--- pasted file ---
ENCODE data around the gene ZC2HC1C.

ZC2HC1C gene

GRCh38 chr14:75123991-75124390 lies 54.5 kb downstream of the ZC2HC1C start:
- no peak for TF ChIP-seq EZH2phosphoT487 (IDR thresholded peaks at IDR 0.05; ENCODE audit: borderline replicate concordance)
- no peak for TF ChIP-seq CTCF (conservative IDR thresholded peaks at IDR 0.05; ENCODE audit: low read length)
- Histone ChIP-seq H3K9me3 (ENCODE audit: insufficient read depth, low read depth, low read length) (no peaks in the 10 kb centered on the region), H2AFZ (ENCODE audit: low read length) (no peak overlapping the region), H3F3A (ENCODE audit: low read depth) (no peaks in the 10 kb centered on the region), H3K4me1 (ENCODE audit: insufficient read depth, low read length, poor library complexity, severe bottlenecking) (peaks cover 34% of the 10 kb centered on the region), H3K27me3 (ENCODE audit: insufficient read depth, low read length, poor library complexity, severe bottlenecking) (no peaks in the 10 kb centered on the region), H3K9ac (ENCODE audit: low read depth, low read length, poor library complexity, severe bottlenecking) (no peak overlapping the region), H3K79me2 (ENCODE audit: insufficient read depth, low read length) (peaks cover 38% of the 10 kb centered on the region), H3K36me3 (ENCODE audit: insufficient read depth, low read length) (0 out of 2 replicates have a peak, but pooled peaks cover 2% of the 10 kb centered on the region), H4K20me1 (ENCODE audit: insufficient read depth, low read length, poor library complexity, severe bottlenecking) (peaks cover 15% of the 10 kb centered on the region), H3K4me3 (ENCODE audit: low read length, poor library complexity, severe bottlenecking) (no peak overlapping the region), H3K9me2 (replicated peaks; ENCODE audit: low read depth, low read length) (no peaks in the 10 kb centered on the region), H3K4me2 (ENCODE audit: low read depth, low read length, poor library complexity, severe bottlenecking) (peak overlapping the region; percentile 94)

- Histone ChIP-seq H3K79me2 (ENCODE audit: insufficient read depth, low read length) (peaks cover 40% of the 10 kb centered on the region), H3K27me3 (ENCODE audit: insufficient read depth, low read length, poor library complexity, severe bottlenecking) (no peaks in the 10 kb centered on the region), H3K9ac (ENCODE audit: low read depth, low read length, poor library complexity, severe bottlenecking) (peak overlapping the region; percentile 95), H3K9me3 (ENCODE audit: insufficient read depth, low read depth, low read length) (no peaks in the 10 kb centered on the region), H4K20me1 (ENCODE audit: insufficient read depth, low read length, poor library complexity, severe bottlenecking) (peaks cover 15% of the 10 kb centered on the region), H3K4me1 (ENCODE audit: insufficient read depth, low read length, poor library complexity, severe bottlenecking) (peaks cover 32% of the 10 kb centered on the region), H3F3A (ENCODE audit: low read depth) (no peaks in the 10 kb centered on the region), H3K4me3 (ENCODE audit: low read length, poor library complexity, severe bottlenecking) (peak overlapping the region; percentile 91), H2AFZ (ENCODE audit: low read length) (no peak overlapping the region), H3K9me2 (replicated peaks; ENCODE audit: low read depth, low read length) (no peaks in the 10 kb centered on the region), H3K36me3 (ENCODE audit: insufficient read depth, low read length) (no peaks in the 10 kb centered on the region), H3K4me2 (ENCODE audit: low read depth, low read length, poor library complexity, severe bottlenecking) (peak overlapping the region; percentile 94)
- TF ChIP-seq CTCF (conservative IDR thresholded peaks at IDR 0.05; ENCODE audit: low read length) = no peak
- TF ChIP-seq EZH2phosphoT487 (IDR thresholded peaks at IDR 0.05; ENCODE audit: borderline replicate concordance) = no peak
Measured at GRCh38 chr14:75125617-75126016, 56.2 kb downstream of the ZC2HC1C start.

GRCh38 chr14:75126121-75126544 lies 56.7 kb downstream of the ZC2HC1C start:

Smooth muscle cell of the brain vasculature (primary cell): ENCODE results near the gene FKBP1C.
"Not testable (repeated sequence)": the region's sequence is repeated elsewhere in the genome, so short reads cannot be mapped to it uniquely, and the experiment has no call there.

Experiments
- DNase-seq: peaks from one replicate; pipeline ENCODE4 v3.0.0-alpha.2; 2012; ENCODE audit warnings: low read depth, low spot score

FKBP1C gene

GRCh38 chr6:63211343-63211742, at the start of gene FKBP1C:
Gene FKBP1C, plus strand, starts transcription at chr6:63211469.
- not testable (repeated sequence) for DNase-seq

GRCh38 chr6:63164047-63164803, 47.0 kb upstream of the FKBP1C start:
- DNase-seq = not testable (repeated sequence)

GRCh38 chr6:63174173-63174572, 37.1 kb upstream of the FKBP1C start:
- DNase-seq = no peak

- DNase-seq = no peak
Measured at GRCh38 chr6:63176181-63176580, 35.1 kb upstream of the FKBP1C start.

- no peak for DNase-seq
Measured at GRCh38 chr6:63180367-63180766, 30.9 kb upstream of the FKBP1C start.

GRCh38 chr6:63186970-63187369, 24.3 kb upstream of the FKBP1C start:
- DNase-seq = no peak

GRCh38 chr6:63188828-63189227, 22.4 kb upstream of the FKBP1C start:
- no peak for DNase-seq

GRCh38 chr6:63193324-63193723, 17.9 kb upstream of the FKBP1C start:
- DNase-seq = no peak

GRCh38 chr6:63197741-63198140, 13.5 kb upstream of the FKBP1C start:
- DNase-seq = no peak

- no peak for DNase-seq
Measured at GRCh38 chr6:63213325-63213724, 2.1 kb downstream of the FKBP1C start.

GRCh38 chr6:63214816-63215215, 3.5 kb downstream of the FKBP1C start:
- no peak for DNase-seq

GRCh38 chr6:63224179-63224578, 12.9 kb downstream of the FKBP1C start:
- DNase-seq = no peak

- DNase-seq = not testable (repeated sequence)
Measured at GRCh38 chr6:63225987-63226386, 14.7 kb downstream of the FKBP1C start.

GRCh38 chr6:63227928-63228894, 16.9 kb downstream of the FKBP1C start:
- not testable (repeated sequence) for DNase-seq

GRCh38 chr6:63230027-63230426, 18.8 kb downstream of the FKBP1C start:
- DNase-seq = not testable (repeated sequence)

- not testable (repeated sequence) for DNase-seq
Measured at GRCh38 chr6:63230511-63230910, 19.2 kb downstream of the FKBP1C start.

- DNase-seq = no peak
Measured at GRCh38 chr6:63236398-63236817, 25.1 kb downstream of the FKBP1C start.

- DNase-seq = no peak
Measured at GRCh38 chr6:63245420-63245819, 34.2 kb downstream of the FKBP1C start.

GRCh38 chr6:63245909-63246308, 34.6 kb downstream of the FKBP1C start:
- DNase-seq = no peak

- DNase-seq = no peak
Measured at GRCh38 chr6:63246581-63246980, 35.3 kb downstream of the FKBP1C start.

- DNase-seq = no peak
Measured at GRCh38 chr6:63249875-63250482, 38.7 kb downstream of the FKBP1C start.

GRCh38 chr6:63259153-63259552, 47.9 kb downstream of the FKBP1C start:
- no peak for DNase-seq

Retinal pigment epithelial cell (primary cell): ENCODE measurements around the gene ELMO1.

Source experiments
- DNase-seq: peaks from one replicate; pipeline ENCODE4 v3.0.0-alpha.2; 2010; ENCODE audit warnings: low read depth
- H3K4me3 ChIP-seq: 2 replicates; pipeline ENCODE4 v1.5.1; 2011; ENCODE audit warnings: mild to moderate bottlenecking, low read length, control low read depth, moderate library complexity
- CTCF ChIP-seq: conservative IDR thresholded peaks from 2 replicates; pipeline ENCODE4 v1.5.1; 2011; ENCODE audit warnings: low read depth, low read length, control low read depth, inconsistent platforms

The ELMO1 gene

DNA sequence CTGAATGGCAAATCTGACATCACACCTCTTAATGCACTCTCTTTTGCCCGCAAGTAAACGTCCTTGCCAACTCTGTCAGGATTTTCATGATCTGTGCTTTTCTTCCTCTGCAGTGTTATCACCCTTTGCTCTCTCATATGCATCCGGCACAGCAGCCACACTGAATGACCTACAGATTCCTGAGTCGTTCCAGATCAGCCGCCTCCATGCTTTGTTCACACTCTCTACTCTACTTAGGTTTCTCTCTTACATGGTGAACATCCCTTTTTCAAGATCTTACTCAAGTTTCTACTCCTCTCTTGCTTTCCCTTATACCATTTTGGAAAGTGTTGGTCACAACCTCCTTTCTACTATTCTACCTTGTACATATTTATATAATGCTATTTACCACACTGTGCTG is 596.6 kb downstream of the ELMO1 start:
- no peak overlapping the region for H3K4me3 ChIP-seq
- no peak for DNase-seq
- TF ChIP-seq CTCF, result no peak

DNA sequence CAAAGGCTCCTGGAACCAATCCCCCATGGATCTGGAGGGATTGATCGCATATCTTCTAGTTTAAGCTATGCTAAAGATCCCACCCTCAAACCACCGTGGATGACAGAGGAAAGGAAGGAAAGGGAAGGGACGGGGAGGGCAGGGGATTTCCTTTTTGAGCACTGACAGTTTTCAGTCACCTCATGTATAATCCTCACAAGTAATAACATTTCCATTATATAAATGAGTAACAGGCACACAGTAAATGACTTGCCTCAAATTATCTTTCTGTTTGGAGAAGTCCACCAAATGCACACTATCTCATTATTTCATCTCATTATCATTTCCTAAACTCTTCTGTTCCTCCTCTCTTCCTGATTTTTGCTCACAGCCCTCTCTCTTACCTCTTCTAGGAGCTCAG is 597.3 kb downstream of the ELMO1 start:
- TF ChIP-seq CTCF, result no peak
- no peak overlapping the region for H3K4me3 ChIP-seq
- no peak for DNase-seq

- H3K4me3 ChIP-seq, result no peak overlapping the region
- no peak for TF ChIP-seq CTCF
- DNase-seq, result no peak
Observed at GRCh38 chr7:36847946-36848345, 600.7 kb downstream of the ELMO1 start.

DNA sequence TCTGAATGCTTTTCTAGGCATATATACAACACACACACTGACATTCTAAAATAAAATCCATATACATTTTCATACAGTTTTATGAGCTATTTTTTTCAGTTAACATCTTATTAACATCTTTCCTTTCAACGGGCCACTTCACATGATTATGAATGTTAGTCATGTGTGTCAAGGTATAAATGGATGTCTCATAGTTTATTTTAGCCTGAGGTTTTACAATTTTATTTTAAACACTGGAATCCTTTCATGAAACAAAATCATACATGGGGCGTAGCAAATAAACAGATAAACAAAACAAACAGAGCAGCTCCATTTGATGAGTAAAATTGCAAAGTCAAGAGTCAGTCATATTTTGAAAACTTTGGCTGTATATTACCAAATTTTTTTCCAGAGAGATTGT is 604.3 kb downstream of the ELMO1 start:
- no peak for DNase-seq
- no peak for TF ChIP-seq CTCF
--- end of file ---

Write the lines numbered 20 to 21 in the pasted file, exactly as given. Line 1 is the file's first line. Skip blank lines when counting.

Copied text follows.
GRCh38 chr6:63164047-63164803, 47.0 kb upstream of the FKBP1C start:
- DNase-seq = not testable (repeated sequence)